Central Asia: China Strives to Shape Belt and Road-Related Media Coverage


Central Asia

It’s no secret that China is intent on influencing news narratives concerning its economic activity in Central Asia. To promote the Chinese view of developments, authorities staged an international conference, titled Hello, Silk Road, in the Xinjiang Uygur Autonomous Region in late July. The Uzbek outlet UzDaily reported that the gathering focused on fostering information cooperation among China and its Central Asian neighbors. Sponsored by the government-controlled China Internet Development Fund, roughly 200 media professionals from “over 20 countries,” but mostly China and Central Asia, attended the meeting. The UzDaily report quoted one of the Uzbek attendees, editor-in-chief of news website Podrobno.uz Andrei Teshayev, as saying: “The influence of information on all aspects of society is obvious, and it is growing every day, no longer just shaping the agenda in one single country, but erasing borders throughout the world. At the same time, it is important to understand that in the modern world, information is a commodity no less valuable than gold, oil or other resources.”


Kyrgyz officials and a consortium of power companies have reached a deal to build a major hydropower project, dubbed the Kazarman HPP cascade. Plans call for the construction of four hydroelectric power plants with a total capacity of 1,160 MW, the Kyrgyz government’s press service reports. Total cost of the project could reach $3 billion. Akylbek Japarov, the chairman of the Cabinet of Ministers, hailed the agreement as “the largest in the history of the Kyrgyz Republic.” The consortium is led by several leading Chinese power companies, including PowerChina Northwest Engineering Corp. Ltd and China Railway 20th Bureau Group Co Ltd. An Australian firm, Green Gold Energy, is also participating in the consortium.

China is garnering goodwill in Kyrgyzstan with its Express Health initiative, providing free healthcare services to hundreds of Kyrgyzstan citizens. About 600 citizens will undergo eye operations to correct cataracts, according to Chinese government sources. Chinese oncology specialists, meanwhile, visited Kyrgyzstan in early July to help diagnose and treat Kyrgyz cancer patients. In late July, Kyrgyz Health Minister Gulnara Baatyrova offered thanks to China’s ambassador in Bishkek, Du Dewen, for the healthcare assistance, the embassy’s press service reported.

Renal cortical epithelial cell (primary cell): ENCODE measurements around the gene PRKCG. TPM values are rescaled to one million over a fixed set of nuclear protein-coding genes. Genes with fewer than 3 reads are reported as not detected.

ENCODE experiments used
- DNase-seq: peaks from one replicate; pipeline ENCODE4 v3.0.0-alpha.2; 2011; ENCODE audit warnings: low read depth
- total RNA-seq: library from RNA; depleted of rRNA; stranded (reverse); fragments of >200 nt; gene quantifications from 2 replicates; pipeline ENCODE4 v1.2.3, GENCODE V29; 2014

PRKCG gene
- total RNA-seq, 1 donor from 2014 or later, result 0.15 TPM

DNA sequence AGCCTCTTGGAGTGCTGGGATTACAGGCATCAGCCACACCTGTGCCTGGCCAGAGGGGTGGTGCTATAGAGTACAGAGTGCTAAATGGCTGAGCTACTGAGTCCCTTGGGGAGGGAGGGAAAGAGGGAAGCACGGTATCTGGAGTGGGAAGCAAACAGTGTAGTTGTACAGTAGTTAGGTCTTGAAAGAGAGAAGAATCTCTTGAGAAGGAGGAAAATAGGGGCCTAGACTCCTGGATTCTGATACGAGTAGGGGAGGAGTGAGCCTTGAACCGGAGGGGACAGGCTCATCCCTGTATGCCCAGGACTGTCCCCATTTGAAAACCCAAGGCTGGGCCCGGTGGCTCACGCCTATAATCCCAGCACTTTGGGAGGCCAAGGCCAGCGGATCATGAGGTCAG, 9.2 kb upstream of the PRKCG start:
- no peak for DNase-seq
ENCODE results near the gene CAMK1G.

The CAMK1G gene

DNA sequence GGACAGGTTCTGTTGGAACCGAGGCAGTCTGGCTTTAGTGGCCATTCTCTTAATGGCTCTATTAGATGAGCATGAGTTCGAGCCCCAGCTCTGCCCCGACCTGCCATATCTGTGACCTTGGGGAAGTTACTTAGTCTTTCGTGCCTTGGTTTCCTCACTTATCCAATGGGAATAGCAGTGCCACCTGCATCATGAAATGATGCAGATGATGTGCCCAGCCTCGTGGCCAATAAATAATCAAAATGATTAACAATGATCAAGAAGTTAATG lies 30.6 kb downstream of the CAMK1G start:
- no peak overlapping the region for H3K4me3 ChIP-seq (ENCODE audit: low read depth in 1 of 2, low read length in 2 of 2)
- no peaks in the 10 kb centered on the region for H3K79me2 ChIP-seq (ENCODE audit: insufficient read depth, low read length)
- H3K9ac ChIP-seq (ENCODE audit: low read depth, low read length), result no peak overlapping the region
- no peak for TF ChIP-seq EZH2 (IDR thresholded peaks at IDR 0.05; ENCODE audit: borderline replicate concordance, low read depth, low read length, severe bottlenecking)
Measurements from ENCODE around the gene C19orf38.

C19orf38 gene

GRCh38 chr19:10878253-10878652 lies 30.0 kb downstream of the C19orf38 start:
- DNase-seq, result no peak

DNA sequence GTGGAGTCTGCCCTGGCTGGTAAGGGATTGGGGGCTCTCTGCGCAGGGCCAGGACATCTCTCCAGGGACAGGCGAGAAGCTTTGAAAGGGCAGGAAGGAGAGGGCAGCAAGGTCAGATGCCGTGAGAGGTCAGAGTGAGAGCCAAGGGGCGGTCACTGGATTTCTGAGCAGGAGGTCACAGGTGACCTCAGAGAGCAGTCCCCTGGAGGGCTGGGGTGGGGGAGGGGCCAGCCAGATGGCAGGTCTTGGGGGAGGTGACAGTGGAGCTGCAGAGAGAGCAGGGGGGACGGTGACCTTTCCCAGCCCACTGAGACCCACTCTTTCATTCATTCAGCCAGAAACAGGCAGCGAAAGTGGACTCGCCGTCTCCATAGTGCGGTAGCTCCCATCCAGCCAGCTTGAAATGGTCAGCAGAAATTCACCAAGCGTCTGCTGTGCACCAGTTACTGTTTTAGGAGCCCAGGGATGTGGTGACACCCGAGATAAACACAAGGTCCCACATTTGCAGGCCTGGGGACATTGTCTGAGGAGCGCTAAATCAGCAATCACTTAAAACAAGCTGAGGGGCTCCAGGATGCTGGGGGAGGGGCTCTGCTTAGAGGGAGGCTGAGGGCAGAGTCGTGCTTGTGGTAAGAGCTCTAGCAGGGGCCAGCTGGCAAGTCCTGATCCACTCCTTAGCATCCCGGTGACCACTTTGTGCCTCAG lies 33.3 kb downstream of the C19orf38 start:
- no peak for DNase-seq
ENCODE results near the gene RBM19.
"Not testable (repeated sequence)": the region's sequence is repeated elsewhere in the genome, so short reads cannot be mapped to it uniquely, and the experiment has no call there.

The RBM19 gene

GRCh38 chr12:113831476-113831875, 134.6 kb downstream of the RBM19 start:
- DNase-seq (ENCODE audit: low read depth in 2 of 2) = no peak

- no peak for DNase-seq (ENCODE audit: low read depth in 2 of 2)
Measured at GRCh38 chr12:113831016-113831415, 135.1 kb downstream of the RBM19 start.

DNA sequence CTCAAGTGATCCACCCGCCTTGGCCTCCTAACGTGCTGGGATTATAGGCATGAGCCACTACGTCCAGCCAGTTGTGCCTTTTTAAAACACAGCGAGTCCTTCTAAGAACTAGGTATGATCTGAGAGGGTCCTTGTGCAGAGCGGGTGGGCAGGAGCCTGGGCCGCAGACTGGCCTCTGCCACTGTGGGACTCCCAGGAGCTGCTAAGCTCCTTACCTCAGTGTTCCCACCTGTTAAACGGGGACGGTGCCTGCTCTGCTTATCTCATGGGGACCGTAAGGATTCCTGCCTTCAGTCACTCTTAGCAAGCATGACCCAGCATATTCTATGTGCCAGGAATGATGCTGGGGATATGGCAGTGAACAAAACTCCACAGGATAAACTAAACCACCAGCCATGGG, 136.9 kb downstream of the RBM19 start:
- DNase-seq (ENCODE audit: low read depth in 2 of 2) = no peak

The military prosecutor’s offices of China and Uzbekistan are set to expand cooperation aimed at addressing perceived security threats. The agreement is an outgrowth of a recent visit to China by Uzbekistan’s chief military prosecutor, Botir Kudratkhojayev. Details of the memorandum of understanding outlining enhanced cooperation were not made public. But a report on the military prosecutor’s office’s Telegram channel, mentioned that discussions between Kudratkhojayev and a top Chinese law-enforcement official focused on the “introduction of information and communication technologies into the activities of the prosecutor’s office.” Meanwhile, a delegation comprising members of China’s PLANational DefenseAcademy visited Uzbekistan to discuss “cooperation in the field of military education.” In addition, China is sponsoring the construction of a training center for Uzbek Interior Ministry.

A new Chinese education program aims to “improve the quality of teaching foreign languages and computer science in grades 5-9” for Uzbek students. To facilitate the initiative, China is supplying a large volume of equipment, including computers, laser printers, routers, projectors, electronic boards [and] air conditioners, to over 1,300 schools across Uzbekistan, the official Chinese news agency Xinhua reported. A number of Chinese educational experts will also be deployed in Uzbekistan.


A major Chinese property developer, the Peng Sheng Group, has announced plans for a major agricultural project in Kazakhstan. A local news report indicates that Peng Sheng intends to invest $46 million in the deal, which aims to cultivate cotton in Kazakhstan’s southern Turkestan Region. The report, which cites regional officials, does not specify the location of the land plot to be leased by the Chinese company. Kazakhstan in recent years has witnessed mass public protests against the leasing of agricultural land to Chinese firms. Peng Sheng reportedly has a similar, but smaller-scale project operating in Uzbekistan.


China has awarded 103 scholarships to Tajik students to study at Chinese universities and institutes in the coming year, the Avesta news agency reported. China’s envoy to Tajikistan, Ji Shumin, participated in a July 28 ceremony in Dushanbe honoring the winners. The scholarships are designed to “stimulate and encourage the activity and initiative of Tajiks who are learning Chinese,” the Avesta report noted.

Source : Eurasianet